[Haskell-cafe] Reference for technique wanted

Claus Reinke claus.reinke at talk21.com
Mon Nov 1 05:37:57 EDT 2010

> To simplify, the difference in persistence between the two
> representations is enough to consider them very different
> as it makes a dramatic difference in interface.

Interesting discussion. I still think it is the same idea,
namely to represent not-yet-known list tails by variables,
embedded into two different kinds of languages.

    [start|rest]\rest        -- '\' is an infix constructor

The differences arise from the different handling of
variables and scoping in those languages:

- functional languages: explicit, local scopes, variables
    are bound by injecting values from outside the scope
    (applying the binding construct to values); scoped
    expressions can be copied, allowing multiple
    instantiations of variables

- logic languages: implicit, global scopes, variables
    are bound by finding possible values inside the scope
    (unifying bound variables); outside of non-determinism/
    sets-of-solutions handling, only non-scoped terms can
    be copied, allowing single instantiation only

If current functional language implementations had not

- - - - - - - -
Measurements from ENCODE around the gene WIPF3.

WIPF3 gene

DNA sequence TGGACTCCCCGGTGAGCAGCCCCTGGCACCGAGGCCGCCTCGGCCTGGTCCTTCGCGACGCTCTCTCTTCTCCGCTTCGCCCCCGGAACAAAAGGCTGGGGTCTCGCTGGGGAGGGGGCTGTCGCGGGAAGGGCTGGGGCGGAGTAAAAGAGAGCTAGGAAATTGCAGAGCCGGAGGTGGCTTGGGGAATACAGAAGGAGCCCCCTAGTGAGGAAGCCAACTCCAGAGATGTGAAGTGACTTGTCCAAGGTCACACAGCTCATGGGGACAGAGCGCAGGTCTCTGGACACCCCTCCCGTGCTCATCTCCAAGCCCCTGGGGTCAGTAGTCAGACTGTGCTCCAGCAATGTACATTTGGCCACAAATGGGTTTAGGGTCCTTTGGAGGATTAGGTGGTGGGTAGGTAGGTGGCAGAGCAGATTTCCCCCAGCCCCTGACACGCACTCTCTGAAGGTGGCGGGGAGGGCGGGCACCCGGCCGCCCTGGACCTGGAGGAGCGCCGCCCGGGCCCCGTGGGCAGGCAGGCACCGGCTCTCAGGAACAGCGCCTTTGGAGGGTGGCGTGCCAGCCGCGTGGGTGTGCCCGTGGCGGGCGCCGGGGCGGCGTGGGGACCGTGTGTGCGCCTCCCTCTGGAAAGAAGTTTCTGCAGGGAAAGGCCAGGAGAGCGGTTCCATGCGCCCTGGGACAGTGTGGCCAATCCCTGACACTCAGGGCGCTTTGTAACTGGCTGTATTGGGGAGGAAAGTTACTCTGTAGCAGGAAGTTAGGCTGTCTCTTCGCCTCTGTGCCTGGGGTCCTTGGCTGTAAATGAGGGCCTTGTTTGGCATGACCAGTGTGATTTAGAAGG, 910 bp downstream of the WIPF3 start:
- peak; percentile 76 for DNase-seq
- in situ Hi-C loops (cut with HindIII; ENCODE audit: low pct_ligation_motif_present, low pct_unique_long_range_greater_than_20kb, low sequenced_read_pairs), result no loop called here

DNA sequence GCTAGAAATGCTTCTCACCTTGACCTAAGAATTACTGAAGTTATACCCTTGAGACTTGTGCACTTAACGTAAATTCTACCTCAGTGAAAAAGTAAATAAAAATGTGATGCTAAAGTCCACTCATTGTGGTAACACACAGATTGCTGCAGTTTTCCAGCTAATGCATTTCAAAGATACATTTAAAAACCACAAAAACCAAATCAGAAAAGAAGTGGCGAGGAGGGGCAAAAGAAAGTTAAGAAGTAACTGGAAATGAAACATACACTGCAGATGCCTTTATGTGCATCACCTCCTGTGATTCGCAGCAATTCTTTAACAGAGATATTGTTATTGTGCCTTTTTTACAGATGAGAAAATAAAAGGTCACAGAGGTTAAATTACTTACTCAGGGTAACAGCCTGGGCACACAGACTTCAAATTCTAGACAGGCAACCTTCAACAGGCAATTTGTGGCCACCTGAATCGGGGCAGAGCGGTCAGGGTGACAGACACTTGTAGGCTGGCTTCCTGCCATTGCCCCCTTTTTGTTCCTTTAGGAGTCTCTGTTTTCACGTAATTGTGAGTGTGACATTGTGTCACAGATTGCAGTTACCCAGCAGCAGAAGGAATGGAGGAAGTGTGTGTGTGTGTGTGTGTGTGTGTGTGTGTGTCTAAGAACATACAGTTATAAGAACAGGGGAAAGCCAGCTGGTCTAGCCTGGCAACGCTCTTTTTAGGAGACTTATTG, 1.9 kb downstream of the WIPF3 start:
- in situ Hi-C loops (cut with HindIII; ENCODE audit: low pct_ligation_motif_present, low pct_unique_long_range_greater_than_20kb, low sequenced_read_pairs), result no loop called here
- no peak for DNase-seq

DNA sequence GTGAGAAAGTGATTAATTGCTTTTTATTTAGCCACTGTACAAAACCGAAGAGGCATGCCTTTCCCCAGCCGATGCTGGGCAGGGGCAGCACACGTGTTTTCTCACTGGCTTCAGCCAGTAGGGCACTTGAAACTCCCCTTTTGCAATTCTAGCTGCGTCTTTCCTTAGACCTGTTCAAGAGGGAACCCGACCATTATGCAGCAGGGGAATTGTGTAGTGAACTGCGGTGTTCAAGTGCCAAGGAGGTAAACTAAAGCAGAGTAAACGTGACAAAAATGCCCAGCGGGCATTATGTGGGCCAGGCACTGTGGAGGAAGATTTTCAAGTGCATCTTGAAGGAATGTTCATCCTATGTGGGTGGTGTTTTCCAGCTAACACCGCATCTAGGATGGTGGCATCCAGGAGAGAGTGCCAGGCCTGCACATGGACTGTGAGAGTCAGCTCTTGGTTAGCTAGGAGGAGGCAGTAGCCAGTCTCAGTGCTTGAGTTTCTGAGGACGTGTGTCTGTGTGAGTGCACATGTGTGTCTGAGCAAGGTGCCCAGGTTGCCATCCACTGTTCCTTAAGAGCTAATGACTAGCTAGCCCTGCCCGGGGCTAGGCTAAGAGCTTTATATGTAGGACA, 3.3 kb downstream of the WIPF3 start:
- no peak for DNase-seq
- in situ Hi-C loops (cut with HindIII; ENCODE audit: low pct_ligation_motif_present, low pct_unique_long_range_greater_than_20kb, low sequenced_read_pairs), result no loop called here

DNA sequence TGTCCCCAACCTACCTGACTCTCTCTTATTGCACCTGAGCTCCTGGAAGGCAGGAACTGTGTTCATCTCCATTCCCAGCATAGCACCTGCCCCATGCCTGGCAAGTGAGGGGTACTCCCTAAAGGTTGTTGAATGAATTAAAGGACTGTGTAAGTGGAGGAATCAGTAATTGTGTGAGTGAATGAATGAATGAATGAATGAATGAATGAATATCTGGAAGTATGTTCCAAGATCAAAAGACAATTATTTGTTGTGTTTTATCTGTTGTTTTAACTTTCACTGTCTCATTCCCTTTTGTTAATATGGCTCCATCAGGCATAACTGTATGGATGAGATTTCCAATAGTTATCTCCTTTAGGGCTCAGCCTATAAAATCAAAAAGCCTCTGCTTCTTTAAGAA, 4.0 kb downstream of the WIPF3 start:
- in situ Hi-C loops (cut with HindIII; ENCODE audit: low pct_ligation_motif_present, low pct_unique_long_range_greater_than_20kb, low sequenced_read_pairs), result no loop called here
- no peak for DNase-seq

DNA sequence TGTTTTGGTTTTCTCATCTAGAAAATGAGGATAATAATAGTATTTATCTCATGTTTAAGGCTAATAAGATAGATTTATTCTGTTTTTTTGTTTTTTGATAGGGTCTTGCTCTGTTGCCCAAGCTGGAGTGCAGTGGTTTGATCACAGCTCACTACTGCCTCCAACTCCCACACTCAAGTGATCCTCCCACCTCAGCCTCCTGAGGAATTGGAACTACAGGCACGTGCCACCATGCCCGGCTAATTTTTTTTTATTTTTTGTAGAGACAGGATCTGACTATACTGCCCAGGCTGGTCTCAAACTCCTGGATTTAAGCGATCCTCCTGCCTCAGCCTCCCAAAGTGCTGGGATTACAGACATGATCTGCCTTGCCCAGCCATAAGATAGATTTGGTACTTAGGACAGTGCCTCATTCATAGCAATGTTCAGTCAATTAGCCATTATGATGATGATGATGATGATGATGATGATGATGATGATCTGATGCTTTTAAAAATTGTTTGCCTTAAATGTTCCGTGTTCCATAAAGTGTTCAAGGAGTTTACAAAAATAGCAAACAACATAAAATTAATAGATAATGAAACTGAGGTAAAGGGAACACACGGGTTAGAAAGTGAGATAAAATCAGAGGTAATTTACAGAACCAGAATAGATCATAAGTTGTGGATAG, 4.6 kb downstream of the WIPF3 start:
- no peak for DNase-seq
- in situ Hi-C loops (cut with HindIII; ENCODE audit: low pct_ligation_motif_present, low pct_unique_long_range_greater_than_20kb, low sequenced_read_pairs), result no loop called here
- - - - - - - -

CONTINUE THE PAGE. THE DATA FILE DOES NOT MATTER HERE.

abandoned support for reducing under binders, one could
float out the binder for a difference list, and get limitations
closer to those of logic languages (though binding to values
would then become much more unwieldy).

If logic languages allowed local binders in terms, one could
copy difference lists more easily (though substitution and
unification would then involve binders).

So, yes, the realization of the idea is different, as are the
language frameworks, and the junk in the representations,
but the idea is the same.

Btw, functional language implementations not reducing
under binders also implies that functional difference list
operations are not shared to the same extent as logic
difference list operations are - copying a closure copies
un-evaluated expressions, to be re-evaluated every
time the closure is opened with different variable bindings,
so the functional representation is not as efficient as the
logical one, in most implementations.

I can't confirm the reference, but several authors point
to this for an early description

[CT77] Clark, K.L.; Tärnlund, S,Å:
A First Order Theory of Data and Programs.
In: Inf. Proc. (B. Gilchrist, ed.), North Holland, pp. 939-944, 1977.

To close the circle: I understand that difference lists in
Prolog might have been a declarative translation of
in-place updating in Lisp lists:-)



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